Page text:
Nestled in Battle Creek, Michigan, on the grounds of Fort Custer live the cadets of Michigan Youth ChalleNGe Academy. At-risk teens ages 16 to 18 volunteer to attend this program to improve their lives and learn skills to stay out of trouble as they transition to adult life. Operated by the Michigan National Guard, the cadets are provided with training, education through Marshall Public Schools, and help with finding a job after they leave the academy. Some graduates of the program go on to join the military. The program is free due to funding from the federal government and the state of Michigan. 75% and 25% respectively.
The cadets have the opportunity to participate in many activities, including volunteer work and community service. They travel all over the state and volunteer for different organizations, emergency relief, and food pantries. In fact, recently there was a city in need in Michigan they offered to come and work, but the Snyder administration told them no. That city is Flint.
MYCA offered to come to Flint and help pass out and deliver water to Flint residents, but the Snyder administration told them no.
Now this is odd, because it seems like a perfect fit for MYCA. Rick Snyder activated the National Guard to help in Flint, and MYCA is run by the Michigan National Guard. It’s not like Flint had too many helping hands, and having MYCA cadets passing out water could only be a benefit. The interesting thing is, the National Guard who run the program have no idea why MYCA were told not to come to Flint, just that Snyder told them stay home.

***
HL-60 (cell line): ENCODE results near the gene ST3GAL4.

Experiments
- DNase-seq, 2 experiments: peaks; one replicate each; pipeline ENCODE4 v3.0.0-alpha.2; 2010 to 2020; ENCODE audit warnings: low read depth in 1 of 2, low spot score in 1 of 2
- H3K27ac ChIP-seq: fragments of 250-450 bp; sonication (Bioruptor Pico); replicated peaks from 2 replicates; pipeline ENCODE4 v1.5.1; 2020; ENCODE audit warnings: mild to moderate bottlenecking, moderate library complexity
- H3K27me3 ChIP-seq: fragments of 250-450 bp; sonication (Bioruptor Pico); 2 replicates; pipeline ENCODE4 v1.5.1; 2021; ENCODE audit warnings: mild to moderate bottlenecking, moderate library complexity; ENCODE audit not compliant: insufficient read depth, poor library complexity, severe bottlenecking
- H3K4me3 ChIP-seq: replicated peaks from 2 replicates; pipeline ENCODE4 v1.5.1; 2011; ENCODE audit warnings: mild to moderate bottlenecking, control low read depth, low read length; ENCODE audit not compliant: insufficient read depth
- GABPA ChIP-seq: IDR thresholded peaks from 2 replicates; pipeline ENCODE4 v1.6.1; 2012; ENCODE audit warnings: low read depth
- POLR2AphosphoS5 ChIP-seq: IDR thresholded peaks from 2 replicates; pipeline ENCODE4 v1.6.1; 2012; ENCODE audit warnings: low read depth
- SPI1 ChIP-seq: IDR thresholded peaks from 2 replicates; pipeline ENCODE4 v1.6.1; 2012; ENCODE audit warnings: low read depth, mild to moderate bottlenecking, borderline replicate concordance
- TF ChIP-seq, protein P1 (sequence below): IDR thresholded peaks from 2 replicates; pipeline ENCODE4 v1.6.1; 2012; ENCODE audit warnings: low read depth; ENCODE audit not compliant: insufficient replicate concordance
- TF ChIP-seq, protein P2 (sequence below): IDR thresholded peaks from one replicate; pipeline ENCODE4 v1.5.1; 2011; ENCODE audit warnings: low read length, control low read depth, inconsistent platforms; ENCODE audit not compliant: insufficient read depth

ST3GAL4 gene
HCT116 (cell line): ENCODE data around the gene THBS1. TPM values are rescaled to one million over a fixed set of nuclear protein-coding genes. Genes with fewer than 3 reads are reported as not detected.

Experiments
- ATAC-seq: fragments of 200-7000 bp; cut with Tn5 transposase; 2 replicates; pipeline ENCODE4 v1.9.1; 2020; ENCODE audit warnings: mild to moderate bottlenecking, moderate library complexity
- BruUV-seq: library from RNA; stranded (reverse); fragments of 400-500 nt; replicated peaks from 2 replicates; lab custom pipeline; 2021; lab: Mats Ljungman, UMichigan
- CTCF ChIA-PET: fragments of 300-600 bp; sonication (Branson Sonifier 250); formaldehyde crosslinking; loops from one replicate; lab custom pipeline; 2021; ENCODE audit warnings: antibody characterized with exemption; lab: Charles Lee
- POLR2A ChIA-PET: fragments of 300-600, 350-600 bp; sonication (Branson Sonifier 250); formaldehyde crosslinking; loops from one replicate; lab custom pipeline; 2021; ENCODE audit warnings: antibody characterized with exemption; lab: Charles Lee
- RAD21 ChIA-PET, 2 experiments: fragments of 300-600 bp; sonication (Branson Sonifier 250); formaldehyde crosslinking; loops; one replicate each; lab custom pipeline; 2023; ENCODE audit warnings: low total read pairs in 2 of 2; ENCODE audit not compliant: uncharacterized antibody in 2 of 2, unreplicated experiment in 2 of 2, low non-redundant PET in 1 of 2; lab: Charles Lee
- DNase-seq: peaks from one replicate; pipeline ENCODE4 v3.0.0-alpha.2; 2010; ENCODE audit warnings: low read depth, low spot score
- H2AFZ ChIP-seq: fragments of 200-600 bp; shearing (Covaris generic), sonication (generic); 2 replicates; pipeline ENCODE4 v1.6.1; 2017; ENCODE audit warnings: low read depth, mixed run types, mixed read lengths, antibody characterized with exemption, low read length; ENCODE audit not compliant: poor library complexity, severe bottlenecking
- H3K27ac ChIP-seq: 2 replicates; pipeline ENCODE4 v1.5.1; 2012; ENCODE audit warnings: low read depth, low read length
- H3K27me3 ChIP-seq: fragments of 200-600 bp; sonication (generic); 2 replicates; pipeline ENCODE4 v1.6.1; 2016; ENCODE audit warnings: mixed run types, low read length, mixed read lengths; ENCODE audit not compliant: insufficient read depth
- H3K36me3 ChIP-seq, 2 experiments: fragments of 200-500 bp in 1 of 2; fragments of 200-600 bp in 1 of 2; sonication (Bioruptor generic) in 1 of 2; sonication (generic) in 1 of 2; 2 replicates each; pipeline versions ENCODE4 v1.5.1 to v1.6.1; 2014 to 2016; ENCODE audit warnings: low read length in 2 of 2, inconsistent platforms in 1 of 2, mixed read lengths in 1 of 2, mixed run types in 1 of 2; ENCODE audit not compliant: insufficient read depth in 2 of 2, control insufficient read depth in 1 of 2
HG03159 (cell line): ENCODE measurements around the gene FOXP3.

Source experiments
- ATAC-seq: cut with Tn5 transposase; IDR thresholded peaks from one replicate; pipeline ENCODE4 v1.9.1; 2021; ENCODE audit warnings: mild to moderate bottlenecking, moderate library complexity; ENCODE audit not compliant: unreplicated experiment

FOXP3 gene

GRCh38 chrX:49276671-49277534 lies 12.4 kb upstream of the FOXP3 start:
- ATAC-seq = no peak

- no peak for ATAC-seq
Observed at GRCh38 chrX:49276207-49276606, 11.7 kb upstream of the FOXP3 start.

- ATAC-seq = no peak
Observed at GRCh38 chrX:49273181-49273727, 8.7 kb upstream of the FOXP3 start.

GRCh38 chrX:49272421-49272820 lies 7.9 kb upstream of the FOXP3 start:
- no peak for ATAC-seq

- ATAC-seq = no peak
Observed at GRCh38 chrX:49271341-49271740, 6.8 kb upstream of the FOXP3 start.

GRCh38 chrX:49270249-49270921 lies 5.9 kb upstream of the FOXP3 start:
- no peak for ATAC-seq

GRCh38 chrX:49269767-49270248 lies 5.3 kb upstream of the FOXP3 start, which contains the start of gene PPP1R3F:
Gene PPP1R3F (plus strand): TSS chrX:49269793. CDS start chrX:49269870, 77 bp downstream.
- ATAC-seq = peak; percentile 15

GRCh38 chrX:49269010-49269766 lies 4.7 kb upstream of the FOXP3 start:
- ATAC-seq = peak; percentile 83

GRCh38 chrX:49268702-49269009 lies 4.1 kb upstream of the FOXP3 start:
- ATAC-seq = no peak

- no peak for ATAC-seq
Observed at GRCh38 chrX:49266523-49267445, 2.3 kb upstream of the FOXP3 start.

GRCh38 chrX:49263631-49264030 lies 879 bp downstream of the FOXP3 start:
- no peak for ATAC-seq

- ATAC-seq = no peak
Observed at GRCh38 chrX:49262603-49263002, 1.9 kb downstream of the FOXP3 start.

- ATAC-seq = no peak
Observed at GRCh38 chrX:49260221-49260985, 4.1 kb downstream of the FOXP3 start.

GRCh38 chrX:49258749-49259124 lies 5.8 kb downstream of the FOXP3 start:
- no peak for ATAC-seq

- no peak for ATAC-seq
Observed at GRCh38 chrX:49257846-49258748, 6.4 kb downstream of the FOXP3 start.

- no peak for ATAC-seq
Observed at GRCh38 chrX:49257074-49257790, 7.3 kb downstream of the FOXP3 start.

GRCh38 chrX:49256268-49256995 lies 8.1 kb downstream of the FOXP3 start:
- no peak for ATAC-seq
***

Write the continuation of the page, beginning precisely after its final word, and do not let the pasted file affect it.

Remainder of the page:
It is possible because a quarter of MYCA’s funding comes from the state that the state government can tell MYCA where they’re allowed to volunteer. But, three quarters of the program’s funding comes from the federal government. Perhaps President Obama can override the Snyder administration’s decision and allow MYCA volunteer in Flint after all when he comes to Flint for his visit next week.